Neil Walker departs game with dislocated right finger

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The Pirates have lost six of their last eight, falling to six games back of the Reds in the National League Central standings. And here’s even more bad news.

From beat writer Bill Brink of the Pittsburgh Post-Gazette comes word that second baseman Neil Walker was lifted in the first inning of Wednesday night’s game against the Dodgers after suffering a dislocated finger on his right hand in a nasty collision with Dodgers baserunner Mark Ellis.

Josh Harrison slid over from third base and Pedro Alvarez entered to play the hot corner.

Walker, 26, is batting .290/.353/.452 with 14 home runs and 67 RBI in 114 games played this season. The Pirates will reevaluate him Thursday morning before deciding whether a disabled list stint is necessary.

Autopsy report reveals morphine, Ambien in Roy Halladay’s system

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Traces of morphine, amphetamine, Prozac and Ambien were found in Roy Halladay’s system at the time of his death, according to the autopsy findings Zachary T. Sampson of the Tampa Bay Times reported Friday. The former Phillies and Blue Jays ace and two-time Cy Young Award winner was killed in a plane crash off the Gulf of Mexico last November. While the exact cause of the incident has not yet been determined, it was a combination of blunt force trauma and drowning that resulted in the 40-year-old’s death.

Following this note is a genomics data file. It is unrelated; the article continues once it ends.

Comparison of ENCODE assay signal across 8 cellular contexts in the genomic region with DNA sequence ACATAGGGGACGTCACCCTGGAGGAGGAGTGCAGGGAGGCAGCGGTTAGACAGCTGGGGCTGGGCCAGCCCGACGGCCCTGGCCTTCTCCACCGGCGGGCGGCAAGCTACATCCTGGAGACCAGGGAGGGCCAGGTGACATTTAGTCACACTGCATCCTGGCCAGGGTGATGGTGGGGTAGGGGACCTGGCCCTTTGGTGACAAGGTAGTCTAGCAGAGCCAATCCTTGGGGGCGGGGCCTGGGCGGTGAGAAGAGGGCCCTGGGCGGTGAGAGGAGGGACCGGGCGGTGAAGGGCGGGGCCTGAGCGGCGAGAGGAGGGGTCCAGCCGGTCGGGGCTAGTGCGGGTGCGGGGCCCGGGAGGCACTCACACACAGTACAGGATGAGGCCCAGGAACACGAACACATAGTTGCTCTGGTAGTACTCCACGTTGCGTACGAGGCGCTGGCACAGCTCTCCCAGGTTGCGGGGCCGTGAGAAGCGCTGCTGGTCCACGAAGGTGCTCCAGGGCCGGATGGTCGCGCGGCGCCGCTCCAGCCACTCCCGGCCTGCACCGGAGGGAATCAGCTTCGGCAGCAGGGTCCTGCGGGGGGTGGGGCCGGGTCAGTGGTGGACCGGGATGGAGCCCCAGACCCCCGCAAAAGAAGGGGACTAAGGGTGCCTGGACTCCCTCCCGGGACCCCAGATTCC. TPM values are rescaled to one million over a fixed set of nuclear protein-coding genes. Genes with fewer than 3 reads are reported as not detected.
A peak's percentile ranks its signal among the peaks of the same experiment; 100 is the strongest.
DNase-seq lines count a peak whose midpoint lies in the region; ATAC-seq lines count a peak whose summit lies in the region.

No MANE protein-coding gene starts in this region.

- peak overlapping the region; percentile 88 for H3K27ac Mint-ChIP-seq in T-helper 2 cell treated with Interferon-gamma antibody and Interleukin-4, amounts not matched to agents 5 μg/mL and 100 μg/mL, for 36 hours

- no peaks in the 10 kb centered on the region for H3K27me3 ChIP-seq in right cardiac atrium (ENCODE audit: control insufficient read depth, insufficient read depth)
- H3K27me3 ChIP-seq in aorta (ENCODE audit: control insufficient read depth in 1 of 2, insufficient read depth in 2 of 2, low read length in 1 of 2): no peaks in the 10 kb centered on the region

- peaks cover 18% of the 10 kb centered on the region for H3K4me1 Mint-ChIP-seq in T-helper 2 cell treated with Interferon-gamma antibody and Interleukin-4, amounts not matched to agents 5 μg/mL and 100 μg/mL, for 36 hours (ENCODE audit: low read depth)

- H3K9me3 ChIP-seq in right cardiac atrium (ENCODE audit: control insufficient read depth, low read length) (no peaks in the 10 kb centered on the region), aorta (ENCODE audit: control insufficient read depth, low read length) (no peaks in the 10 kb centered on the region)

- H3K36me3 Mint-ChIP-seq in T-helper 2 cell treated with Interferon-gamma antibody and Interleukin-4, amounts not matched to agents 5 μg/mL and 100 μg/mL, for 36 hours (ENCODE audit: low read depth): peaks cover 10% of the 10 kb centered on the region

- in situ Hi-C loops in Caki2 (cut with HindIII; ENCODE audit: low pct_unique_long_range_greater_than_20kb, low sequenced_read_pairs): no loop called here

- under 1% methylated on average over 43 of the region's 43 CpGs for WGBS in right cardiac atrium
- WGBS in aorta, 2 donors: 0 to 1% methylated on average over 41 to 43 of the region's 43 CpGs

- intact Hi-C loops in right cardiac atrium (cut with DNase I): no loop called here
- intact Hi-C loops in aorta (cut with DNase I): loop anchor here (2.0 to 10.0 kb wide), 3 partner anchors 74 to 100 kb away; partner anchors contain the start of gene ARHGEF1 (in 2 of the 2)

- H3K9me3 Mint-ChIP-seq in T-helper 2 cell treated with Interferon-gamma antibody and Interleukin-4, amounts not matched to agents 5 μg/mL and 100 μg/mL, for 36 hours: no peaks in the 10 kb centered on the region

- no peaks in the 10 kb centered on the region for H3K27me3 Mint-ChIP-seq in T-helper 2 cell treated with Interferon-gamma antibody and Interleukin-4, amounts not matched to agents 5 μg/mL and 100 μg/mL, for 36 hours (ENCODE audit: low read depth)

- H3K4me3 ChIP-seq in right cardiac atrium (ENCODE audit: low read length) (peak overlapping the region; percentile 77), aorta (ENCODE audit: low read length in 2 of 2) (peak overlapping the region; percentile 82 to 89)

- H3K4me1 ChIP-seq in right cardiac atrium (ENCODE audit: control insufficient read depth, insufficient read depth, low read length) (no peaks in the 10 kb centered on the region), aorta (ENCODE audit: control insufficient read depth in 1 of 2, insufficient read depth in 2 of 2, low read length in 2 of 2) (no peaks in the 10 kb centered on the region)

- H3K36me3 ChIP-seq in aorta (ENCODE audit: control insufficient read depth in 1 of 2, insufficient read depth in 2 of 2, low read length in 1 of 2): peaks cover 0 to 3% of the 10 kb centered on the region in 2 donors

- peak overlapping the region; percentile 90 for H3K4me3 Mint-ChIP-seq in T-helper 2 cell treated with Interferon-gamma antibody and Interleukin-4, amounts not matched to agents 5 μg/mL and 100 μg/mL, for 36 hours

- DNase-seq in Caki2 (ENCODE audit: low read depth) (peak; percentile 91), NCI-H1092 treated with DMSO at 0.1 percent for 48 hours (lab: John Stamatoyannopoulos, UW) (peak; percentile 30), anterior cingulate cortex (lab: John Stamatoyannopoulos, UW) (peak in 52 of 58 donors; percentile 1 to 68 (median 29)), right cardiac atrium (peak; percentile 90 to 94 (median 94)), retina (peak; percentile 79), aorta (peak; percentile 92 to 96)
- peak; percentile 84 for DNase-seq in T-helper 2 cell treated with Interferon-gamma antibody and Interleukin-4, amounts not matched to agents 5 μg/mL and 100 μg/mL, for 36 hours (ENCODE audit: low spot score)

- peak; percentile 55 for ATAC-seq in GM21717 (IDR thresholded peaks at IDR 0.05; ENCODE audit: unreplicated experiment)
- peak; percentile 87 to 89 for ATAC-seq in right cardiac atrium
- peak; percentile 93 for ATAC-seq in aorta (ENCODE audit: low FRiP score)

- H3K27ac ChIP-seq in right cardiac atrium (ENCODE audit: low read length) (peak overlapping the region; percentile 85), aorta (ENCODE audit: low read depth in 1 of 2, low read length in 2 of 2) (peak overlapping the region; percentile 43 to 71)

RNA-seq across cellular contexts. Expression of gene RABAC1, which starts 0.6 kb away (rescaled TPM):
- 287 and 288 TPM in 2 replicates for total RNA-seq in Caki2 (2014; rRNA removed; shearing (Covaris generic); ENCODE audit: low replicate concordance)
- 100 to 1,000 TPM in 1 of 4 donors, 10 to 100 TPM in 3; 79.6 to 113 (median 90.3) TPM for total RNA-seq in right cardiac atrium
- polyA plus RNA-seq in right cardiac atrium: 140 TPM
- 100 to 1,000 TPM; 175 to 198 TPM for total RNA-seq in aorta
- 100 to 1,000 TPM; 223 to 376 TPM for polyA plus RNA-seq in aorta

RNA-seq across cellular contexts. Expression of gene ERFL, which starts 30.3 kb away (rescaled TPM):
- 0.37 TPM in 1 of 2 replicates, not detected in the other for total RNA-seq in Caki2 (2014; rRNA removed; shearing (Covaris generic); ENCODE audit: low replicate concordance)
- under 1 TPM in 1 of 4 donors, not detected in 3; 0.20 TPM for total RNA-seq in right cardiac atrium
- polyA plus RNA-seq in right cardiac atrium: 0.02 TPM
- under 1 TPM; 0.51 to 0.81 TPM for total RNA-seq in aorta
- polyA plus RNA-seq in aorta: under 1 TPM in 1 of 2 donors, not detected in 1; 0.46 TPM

Further details from the NY Daily News revealed that Halladay sustained a fractured leg and a “subdural hemorrhage, multiple rib fractures, and lung, liver and spleen injuries” during the crash. As for the drugs present in his system, the autopsy report suggests that the presence of morphine could be linked to heroin use, though there’s no clear evidence that he did so.

The toxicology results also determined that Halladay had a blood-alcohol content level of 0.01. A BAC of 0.08 is the legal limit for operating a car, but current FAA regulations prohibit any alcohol consumption for eight hours before operating aircraft. Halladay was both the pilot and sole passenger aboard the plane when it crashed.

Previous statements from the National Transportation Safety Board indicate that the investigation is still ongoing and could take up to two years to resolve.